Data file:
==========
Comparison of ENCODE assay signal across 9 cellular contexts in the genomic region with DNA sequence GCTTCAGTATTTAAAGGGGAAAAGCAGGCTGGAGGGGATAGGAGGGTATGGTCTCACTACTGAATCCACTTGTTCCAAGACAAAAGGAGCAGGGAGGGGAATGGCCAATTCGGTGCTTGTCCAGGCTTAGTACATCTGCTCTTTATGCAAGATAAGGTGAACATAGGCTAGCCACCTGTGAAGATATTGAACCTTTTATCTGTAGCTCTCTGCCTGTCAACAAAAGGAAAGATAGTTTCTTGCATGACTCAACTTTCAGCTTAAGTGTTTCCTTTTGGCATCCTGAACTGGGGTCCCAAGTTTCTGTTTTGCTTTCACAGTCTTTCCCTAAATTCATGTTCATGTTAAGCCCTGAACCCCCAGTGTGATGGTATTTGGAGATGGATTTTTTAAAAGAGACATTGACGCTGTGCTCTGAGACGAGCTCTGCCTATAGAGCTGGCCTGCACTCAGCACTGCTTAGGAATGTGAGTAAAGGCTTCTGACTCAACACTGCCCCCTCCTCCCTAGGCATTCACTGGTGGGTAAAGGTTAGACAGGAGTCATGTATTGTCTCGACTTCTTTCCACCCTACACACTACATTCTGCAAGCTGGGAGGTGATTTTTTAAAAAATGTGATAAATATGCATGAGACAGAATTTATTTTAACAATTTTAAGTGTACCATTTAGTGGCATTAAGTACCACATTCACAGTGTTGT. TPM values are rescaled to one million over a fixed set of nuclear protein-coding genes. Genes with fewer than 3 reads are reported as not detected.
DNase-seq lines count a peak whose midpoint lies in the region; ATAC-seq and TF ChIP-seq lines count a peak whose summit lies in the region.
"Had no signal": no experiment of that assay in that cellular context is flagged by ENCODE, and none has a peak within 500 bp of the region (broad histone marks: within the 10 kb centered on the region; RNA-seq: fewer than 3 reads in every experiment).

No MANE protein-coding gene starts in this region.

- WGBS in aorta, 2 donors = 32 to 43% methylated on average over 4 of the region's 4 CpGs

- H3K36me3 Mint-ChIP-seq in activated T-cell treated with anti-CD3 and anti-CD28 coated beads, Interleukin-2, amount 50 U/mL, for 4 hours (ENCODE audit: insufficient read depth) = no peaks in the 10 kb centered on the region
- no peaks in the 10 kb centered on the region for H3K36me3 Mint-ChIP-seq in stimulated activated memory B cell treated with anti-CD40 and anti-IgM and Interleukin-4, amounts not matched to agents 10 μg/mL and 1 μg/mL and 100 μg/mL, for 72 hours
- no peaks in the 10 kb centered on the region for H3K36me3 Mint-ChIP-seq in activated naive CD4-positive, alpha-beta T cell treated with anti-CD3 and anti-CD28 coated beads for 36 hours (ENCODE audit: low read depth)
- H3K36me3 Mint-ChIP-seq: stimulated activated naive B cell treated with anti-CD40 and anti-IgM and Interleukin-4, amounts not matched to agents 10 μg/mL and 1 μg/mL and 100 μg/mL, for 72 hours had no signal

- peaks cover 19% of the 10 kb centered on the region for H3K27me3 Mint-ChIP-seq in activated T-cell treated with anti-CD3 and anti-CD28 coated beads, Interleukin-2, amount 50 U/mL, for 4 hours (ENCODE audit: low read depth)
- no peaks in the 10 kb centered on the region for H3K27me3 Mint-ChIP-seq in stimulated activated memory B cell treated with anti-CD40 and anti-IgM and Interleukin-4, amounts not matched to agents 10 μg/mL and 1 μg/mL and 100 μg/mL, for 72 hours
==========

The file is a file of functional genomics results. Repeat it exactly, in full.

Comparison of ENCODE assay signal across 9 cellular contexts in the genomic region with DNA sequence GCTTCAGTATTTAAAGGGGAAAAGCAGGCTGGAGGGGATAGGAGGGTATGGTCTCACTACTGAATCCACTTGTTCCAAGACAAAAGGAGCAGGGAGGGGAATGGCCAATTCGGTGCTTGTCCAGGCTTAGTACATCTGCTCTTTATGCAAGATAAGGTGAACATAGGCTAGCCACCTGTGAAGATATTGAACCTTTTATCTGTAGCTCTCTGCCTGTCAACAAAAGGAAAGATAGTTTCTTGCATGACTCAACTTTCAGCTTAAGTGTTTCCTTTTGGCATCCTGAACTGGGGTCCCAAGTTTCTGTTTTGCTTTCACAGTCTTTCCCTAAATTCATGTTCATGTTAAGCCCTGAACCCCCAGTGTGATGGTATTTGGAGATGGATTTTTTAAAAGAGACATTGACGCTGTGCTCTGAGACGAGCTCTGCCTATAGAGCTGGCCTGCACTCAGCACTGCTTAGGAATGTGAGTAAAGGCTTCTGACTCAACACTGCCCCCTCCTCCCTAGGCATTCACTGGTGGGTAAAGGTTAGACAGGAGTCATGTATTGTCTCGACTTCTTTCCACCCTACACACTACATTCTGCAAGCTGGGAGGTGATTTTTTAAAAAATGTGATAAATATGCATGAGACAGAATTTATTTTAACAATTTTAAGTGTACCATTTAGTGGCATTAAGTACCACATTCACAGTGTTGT. TPM values are rescaled to one million over a fixed set of nuclear protein-coding genes. Genes with fewer than 3 reads are reported as not detected.
DNase-seq lines count a peak whose midpoint lies in the region; ATAC-seq and TF ChIP-seq lines count a peak whose summit lies in the region.
"Had no signal": no experiment of that assay in that cellular context is flagged by ENCODE, and none has a peak within 500 bp of the region (broad histone marks: within the 10 kb centered on the region; RNA-seq: fewer than 3 reads in every experiment).

No MANE protein-coding gene starts in this region.

- WGBS in aorta, 2 donors = 32 to 43% methylated on average over 4 of the region's 4 CpGs

- H3K36me3 Mint-ChIP-seq in activated T-cell treated with anti-CD3 and anti-CD28 coated beads, Interleukin-2, amount 50 U/mL, for 4 hours (ENCODE audit: insufficient read depth) = no peaks in the 10 kb centered on the region
- no peaks in the 10 kb centered on the region for H3K36me3 Mint-ChIP-seq in stimulated activated memory B cell treated with anti-CD40 and anti-IgM and Interleukin-4, amounts not matched to agents 10 μg/mL and 1 μg/mL and 100 μg/mL, for 72 hours
- no peaks in the 10 kb centered on the region for H3K36me3 Mint-ChIP-seq in activated naive CD4-positive, alpha-beta T cell treated with anti-CD3 and anti-CD28 coated beads for 36 hours (ENCODE audit: low read depth)
- H3K36me3 Mint-ChIP-seq: stimulated activated naive B cell treated with anti-CD40 and anti-IgM and Interleukin-4, amounts not matched to agents 10 μg/mL and 1 μg/mL and 100 μg/mL, for 72 hours had no signal

- peaks cover 19% of the 10 kb centered on the region for H3K27me3 Mint-ChIP-seq in activated T-cell treated with anti-CD3 and anti-CD28 coated beads, Interleukin-2, amount 50 U/mL, for 4 hours (ENCODE audit: low read depth)
- no peaks in the 10 kb centered on the region for H3K27me3 Mint-ChIP-seq in stimulated activated memory B cell treated with anti-CD40 and anti-IgM and Interleukin-4, amounts not matched to agents 10 μg/mL and 1 μg/mL and 100 μg/mL, for 72 hours